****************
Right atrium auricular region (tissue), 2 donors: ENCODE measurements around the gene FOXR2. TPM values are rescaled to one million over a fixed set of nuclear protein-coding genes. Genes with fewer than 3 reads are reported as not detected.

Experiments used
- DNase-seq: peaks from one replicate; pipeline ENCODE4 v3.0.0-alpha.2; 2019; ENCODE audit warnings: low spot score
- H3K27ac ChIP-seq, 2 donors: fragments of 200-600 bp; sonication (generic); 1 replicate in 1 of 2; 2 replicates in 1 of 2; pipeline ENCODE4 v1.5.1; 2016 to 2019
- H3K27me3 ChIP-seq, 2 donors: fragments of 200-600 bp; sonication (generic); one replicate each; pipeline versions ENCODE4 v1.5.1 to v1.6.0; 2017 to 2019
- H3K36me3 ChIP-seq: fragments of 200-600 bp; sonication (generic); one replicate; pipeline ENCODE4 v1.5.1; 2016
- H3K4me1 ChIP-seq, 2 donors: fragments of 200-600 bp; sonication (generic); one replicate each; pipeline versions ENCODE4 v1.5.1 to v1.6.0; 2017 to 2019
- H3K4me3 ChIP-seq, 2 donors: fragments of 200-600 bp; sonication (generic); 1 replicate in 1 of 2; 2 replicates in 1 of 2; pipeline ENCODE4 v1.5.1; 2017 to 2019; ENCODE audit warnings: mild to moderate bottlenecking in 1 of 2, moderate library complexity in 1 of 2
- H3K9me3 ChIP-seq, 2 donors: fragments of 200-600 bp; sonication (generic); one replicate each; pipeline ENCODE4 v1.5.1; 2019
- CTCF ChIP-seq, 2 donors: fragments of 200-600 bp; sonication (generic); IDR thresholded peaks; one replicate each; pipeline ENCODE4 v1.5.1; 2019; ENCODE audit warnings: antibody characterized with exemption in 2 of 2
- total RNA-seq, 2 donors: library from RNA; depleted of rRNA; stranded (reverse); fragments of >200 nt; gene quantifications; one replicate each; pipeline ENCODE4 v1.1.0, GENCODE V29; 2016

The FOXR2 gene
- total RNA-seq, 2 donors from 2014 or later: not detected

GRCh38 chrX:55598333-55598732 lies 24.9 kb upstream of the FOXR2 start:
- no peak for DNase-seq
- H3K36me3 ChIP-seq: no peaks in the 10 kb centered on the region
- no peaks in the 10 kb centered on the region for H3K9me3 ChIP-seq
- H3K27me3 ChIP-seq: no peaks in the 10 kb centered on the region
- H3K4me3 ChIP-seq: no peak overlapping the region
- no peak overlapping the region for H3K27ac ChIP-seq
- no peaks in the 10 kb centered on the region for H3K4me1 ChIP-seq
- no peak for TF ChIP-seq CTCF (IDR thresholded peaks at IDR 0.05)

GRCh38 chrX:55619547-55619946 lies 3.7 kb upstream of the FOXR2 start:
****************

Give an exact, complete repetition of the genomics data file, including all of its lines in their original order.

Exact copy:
Right atrium auricular region (tissue), 2 donors: ENCODE measurements around the gene FOXR2. TPM values are rescaled to one million over a fixed set of nuclear protein-coding genes. Genes with fewer than 3 reads are reported as not detected.

Experiments used
- DNase-seq: peaks from one replicate; pipeline ENCODE4 v3.0.0-alpha.2; 2019; ENCODE audit warnings: low spot score
- H3K27ac ChIP-seq, 2 donors: fragments of 200-600 bp; sonication (generic); 1 replicate in 1 of 2; 2 replicates in 1 of 2; pipeline ENCODE4 v1.5.1; 2016 to 2019
- H3K27me3 ChIP-seq, 2 donors: fragments of 200-600 bp; sonication (generic); one replicate each; pipeline versions ENCODE4 v1.5.1 to v1.6.0; 2017 to 2019
- H3K36me3 ChIP-seq: fragments of 200-600 bp; sonication (generic); one replicate; pipeline ENCODE4 v1.5.1; 2016
- H3K4me1 ChIP-seq, 2 donors: fragments of 200-600 bp; sonication (generic); one replicate each; pipeline versions ENCODE4 v1.5.1 to v1.6.0; 2017 to 2019
- H3K4me3 ChIP-seq, 2 donors: fragments of 200-600 bp; sonication (generic); 1 replicate in 1 of 2; 2 replicates in 1 of 2; pipeline ENCODE4 v1.5.1; 2017 to 2019; ENCODE audit warnings: mild to moderate bottlenecking in 1 of 2, moderate library complexity in 1 of 2
- H3K9me3 ChIP-seq, 2 donors: fragments of 200-600 bp; sonication (generic); one replicate each; pipeline ENCODE4 v1.5.1; 2019
- CTCF ChIP-seq, 2 donors: fragments of 200-600 bp; sonication (generic); IDR thresholded peaks; one replicate each; pipeline ENCODE4 v1.5.1; 2019; ENCODE audit warnings: antibody characterized with exemption in 2 of 2
- total RNA-seq, 2 donors: library from RNA; depleted of rRNA; stranded (reverse); fragments of >200 nt; gene quantifications; one replicate each; pipeline ENCODE4 v1.1.0, GENCODE V29; 2016

The FOXR2 gene
- total RNA-seq, 2 donors from 2014 or later: not detected

GRCh38 chrX:55598333-55598732 lies 24.9 kb upstream of the FOXR2 start:
- no peak for DNase-seq
- H3K36me3 ChIP-seq: no peaks in the 10 kb centered on the region
- no peaks in the 10 kb centered on the region for H3K9me3 ChIP-seq
- H3K27me3 ChIP-seq: no peaks in the 10 kb centered on the region
- H3K4me3 ChIP-seq: no peak overlapping the region
- no peak overlapping the region for H3K27ac ChIP-seq
- no peaks in the 10 kb centered on the region for H3K4me1 ChIP-seq
- no peak for TF ChIP-seq CTCF (IDR thresholded peaks at IDR 0.05)

GRCh38 chrX:55619547-55619946 lies 3.7 kb upstream of the FOXR2 start: